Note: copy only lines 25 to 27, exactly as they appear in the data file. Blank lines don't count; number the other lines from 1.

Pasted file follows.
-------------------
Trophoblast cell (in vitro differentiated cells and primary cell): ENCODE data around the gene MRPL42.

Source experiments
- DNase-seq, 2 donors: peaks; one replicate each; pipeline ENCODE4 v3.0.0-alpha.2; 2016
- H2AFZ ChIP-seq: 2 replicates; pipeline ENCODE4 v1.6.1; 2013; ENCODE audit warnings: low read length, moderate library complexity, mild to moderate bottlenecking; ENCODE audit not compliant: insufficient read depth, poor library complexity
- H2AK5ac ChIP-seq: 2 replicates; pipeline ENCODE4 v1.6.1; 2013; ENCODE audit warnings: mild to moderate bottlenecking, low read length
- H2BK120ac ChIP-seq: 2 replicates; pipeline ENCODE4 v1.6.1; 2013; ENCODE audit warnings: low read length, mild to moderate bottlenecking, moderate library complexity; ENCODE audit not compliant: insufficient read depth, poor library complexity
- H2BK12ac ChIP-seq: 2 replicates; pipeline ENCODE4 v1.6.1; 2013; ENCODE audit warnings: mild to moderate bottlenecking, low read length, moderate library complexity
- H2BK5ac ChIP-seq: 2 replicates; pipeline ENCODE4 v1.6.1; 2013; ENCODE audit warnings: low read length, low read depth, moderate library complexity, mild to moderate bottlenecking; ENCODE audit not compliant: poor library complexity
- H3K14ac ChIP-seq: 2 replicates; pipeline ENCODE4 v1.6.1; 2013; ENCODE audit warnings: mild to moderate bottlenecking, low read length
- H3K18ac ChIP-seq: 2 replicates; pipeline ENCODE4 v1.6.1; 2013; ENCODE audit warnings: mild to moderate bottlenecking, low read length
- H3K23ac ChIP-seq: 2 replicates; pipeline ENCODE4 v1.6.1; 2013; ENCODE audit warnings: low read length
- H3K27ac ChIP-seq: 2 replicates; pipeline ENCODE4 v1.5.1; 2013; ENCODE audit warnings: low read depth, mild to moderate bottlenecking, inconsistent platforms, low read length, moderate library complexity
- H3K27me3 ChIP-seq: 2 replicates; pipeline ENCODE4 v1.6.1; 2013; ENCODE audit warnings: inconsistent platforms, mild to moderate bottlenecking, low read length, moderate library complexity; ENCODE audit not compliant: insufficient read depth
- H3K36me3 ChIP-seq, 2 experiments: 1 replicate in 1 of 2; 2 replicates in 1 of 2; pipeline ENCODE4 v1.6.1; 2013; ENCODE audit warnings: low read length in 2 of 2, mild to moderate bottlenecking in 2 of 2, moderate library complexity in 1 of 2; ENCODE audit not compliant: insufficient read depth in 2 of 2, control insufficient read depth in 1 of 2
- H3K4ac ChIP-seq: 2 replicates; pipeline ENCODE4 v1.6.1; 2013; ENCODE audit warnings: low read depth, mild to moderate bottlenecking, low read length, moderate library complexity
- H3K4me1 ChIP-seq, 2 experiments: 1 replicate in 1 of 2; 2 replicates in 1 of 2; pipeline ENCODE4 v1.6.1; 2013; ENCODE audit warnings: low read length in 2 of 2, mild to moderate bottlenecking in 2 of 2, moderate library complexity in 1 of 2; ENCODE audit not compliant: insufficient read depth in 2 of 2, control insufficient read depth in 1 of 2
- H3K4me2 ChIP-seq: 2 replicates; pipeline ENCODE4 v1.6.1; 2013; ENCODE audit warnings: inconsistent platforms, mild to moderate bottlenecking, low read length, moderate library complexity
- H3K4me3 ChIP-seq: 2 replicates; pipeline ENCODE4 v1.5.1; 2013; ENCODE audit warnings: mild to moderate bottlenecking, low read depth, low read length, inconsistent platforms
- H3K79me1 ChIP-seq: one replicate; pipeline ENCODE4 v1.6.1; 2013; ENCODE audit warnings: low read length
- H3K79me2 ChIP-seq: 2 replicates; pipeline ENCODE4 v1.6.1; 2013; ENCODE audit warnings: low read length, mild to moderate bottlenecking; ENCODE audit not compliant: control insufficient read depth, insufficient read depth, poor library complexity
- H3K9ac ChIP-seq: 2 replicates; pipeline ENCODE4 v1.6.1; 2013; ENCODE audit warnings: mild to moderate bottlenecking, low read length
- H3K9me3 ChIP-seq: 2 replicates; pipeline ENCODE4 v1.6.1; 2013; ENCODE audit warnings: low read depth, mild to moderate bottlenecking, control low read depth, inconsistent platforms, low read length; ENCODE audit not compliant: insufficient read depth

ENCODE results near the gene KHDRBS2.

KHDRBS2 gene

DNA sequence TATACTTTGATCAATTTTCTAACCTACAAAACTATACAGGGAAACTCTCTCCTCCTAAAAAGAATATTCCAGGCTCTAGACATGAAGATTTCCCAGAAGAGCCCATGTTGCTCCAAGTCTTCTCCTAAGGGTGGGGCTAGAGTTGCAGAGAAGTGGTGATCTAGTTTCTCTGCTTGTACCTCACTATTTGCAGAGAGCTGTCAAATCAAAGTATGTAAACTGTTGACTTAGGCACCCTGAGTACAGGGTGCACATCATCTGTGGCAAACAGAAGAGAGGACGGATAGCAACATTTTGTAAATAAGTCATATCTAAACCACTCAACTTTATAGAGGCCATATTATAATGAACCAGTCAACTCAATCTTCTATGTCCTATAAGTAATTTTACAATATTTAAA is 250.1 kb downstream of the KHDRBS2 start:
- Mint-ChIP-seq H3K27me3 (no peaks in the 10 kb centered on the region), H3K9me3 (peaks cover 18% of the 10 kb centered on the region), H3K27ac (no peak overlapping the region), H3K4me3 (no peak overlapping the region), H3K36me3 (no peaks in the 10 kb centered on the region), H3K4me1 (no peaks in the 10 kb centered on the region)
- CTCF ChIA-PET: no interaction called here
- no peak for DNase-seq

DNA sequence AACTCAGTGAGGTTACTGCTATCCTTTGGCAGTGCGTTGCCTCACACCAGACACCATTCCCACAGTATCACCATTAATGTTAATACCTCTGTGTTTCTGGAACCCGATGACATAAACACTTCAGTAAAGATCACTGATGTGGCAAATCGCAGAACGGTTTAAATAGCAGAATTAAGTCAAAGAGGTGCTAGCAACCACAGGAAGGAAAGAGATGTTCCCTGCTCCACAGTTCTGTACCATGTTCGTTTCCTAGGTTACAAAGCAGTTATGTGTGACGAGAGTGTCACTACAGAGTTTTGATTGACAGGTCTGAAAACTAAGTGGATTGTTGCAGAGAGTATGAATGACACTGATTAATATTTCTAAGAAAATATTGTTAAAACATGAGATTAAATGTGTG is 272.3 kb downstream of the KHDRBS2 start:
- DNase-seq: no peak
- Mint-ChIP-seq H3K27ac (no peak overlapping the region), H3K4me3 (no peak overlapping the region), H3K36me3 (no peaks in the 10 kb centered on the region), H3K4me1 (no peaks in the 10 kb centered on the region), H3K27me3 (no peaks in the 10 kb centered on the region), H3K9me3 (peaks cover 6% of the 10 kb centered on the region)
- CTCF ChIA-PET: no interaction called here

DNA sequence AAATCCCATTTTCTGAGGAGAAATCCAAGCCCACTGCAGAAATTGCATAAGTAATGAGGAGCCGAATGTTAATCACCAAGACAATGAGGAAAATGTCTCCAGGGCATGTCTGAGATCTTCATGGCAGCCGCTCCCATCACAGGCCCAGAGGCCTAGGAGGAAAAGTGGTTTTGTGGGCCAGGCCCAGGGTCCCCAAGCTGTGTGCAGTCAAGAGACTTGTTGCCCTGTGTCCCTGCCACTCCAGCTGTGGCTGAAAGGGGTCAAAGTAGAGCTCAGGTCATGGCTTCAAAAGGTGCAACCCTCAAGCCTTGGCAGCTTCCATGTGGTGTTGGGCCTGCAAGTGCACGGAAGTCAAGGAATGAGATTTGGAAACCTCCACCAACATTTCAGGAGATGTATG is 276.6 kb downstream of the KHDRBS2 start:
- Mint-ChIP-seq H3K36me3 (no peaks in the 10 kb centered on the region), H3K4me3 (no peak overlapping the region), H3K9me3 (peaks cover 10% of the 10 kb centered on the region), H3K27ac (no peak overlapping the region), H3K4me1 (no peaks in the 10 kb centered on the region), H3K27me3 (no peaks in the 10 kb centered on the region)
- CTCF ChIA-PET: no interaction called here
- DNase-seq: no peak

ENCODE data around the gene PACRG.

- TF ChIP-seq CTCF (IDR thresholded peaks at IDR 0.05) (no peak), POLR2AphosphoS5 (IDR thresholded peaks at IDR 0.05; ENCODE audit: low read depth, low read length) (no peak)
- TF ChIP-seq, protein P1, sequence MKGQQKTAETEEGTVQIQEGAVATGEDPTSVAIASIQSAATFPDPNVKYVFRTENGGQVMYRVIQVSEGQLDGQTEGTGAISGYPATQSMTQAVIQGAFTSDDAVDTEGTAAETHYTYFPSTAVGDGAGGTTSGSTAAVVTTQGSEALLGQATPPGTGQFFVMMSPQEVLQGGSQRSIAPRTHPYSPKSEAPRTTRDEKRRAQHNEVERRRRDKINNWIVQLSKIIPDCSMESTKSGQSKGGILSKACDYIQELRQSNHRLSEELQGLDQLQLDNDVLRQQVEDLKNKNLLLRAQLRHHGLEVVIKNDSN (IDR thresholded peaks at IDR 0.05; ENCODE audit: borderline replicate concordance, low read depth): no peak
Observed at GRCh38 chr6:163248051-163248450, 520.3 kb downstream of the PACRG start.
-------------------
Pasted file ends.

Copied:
DNA sequence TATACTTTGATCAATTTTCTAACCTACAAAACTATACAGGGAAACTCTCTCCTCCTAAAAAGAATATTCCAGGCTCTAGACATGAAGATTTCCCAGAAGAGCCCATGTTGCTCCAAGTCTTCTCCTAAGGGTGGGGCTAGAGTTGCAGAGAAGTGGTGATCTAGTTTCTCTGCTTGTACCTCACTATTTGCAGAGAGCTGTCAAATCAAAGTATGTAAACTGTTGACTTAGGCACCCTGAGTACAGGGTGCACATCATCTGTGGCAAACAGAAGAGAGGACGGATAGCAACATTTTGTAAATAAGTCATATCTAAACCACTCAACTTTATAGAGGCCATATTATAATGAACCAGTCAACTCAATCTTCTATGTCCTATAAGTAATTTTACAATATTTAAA is 250.1 kb downstream of the KHDRBS2 start:
- Mint-ChIP-seq H3K27me3 (no peaks in the 10 kb centered on the region), H3K9me3 (peaks cover 18% of the 10 kb centered on the region), H3K27ac (no peak overlapping the region), H3K4me3 (no peak overlapping the region), H3K36me3 (no peaks in the 10 kb centered on the region), H3K4me1 (no peaks in the 10 kb centered on the region)
- CTCF ChIA-PET: no interaction called here